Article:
The Arsenale is a historically important and visually dramatic part of Venice. Hidden from visitors’ eyes for much of the time, its drama is well worth seeking.
Towering over this historic dockyard, is a unique piece of British engineering, the work of Armstrong, Mitchell and Co. of Newcastle-upon-Tyne.
The idea of introducing a heavy-duty crane to the Arsenale was first proposed in 1881 to support the construction of the battleship Morosini, the first giant warship with metal hull to be built on Venice. The crane we can see now was commissioned in 1883 and was fully functioning within 2 years. Heavy wear and war damage led to it being decommissioned in the mid-1950s.
The new technology in this crane, invented by William Armstrong himself, permitted large quantities of water to be forced through the pipes at a constant pressure, so lifting greater weights than previously possible. The first of its type was installed in La Spezia in 1876, with others following in Bombay, Liverpool, Malta, Taranto, Pozzuoli and Japan. Sadly, wear an tear, the arrival of electricity, and war damage has resulted in the dismantling of all but the Venice example.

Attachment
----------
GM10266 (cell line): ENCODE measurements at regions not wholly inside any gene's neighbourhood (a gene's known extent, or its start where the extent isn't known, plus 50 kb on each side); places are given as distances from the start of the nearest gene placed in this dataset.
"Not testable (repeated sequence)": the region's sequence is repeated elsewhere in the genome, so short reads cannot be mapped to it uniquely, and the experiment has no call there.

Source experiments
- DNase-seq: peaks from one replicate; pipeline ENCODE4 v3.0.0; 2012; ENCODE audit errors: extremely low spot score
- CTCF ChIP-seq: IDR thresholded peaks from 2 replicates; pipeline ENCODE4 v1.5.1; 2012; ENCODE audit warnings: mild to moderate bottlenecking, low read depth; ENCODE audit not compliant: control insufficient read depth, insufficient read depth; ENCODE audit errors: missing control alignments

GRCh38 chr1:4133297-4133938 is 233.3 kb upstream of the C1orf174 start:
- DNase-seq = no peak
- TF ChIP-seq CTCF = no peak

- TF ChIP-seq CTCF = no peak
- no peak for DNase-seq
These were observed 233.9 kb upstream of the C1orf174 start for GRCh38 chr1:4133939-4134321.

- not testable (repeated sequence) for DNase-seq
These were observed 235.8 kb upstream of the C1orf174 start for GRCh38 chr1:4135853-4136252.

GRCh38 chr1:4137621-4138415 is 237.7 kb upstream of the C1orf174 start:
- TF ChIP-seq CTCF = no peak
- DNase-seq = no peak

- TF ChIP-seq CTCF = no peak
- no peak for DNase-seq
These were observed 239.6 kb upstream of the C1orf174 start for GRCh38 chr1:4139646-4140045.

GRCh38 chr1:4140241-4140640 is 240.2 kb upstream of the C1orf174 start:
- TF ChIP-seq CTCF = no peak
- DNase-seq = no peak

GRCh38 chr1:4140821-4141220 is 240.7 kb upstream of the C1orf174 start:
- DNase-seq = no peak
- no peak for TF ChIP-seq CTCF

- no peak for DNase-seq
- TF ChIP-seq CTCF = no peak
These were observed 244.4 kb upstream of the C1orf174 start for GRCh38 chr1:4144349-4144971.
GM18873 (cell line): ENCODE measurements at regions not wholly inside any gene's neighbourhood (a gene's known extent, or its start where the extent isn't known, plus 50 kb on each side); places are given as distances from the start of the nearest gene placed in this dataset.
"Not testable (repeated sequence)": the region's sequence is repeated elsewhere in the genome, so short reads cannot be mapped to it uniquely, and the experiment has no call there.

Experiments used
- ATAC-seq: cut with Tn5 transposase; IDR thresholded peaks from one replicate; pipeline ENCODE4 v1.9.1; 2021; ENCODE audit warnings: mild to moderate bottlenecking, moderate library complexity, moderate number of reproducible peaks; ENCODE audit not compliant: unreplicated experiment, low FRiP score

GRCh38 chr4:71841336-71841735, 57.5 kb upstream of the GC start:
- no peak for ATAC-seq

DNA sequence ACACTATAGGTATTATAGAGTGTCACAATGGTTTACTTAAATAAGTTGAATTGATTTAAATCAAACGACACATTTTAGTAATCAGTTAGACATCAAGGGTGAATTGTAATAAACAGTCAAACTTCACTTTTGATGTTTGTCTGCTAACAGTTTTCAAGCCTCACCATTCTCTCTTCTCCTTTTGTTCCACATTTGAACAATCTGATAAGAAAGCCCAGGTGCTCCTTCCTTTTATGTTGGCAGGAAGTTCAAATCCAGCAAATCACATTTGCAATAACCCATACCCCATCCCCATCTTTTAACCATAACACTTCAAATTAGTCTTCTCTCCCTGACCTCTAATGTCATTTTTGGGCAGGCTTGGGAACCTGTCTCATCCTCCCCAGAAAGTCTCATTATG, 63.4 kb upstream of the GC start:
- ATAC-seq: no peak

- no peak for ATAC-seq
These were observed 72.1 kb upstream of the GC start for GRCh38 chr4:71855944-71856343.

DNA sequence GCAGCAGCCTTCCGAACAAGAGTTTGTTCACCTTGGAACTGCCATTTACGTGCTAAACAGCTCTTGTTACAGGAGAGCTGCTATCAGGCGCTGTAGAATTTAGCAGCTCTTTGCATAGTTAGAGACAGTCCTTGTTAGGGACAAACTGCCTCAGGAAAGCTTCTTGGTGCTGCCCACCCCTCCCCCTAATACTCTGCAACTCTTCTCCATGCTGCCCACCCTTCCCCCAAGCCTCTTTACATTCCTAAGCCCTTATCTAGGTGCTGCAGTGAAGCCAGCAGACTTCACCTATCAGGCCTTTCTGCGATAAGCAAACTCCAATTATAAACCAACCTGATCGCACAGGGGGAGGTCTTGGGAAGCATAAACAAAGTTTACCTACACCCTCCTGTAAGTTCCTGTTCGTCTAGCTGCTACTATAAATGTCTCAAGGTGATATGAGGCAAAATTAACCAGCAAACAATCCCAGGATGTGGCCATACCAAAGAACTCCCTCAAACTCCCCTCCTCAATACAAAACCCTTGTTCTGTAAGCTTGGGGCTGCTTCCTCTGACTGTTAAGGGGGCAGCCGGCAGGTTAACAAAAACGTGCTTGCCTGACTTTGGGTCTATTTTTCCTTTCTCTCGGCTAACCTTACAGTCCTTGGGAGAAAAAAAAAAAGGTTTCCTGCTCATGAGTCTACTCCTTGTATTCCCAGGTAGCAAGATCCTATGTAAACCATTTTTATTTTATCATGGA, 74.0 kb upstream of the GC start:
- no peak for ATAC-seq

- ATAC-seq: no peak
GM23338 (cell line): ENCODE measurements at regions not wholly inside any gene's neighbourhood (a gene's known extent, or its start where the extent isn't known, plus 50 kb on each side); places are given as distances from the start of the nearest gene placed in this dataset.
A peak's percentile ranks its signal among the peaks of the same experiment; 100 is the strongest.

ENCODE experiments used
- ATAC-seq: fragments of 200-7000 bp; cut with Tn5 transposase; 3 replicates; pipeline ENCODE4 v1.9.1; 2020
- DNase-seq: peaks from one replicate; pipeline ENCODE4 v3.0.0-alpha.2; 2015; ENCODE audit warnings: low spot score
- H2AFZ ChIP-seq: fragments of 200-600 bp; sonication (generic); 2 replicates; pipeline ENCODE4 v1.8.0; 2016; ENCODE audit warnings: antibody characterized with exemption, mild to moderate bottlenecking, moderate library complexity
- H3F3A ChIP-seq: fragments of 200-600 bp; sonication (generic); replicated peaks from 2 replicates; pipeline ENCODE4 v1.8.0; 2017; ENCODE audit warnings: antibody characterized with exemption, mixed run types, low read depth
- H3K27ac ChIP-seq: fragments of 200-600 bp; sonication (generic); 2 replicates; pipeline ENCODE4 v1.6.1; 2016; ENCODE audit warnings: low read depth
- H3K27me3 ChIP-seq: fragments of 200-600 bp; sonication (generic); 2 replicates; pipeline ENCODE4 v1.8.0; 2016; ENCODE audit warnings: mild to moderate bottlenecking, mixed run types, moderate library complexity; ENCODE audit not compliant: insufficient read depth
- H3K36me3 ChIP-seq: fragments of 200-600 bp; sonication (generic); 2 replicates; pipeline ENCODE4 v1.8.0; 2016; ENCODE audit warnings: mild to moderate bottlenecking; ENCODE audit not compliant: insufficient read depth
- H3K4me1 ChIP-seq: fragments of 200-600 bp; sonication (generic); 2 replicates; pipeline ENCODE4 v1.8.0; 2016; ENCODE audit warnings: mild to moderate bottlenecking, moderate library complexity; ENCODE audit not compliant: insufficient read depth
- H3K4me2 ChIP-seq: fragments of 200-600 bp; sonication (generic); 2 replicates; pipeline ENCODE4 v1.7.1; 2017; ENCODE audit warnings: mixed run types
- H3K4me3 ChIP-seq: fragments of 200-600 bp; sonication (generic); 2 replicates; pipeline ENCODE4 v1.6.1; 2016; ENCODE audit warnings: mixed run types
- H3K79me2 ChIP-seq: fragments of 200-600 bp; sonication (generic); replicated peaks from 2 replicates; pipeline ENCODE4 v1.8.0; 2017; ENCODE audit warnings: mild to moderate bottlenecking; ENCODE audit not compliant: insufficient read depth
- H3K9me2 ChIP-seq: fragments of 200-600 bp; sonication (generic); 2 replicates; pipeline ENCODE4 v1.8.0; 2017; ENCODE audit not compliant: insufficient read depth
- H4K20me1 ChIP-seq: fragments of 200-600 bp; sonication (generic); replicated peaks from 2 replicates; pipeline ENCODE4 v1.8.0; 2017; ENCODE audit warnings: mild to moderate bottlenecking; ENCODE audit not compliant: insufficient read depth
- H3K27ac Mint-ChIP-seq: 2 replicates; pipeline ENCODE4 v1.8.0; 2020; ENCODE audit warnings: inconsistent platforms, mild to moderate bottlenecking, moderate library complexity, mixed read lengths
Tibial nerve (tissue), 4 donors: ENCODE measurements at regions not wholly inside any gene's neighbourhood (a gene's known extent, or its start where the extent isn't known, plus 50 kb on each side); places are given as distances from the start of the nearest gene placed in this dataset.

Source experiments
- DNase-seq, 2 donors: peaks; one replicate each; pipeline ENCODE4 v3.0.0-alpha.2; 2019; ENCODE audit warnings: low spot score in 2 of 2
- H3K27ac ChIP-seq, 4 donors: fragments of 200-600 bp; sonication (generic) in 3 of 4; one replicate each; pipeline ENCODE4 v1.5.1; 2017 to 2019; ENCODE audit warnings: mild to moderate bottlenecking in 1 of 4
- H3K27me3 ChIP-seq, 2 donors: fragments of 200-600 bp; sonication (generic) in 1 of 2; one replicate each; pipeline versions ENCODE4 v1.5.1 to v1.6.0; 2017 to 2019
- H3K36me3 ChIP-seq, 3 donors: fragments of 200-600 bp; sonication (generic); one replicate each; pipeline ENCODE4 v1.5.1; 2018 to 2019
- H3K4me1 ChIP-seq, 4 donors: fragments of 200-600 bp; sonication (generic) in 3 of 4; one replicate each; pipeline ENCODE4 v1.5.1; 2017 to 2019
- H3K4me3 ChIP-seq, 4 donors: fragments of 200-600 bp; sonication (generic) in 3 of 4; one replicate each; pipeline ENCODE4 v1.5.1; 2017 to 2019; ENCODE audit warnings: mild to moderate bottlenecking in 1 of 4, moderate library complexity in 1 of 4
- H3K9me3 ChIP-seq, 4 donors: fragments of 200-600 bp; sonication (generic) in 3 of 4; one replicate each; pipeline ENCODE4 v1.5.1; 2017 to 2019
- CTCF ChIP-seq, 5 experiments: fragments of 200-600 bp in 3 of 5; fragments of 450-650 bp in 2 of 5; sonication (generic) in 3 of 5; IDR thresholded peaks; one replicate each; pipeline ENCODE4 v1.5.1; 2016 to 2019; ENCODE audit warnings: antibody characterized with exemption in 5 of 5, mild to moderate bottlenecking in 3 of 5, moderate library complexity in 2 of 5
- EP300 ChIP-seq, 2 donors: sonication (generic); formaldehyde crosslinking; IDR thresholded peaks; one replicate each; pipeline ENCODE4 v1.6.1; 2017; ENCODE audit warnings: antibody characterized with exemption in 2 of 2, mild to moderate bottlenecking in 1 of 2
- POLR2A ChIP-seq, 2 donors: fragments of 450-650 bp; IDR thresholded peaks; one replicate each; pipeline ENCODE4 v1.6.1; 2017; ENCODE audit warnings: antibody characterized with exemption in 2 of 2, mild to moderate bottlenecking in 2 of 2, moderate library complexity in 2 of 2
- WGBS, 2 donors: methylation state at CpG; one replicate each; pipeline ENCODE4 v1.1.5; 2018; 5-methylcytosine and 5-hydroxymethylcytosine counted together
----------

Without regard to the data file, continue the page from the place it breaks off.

Venice isn’t lacking in its history and beauty, but this one features high on the list for both categories.
Copyright Debbie Smyth, 19 December 2017
Posted as part of Square Sky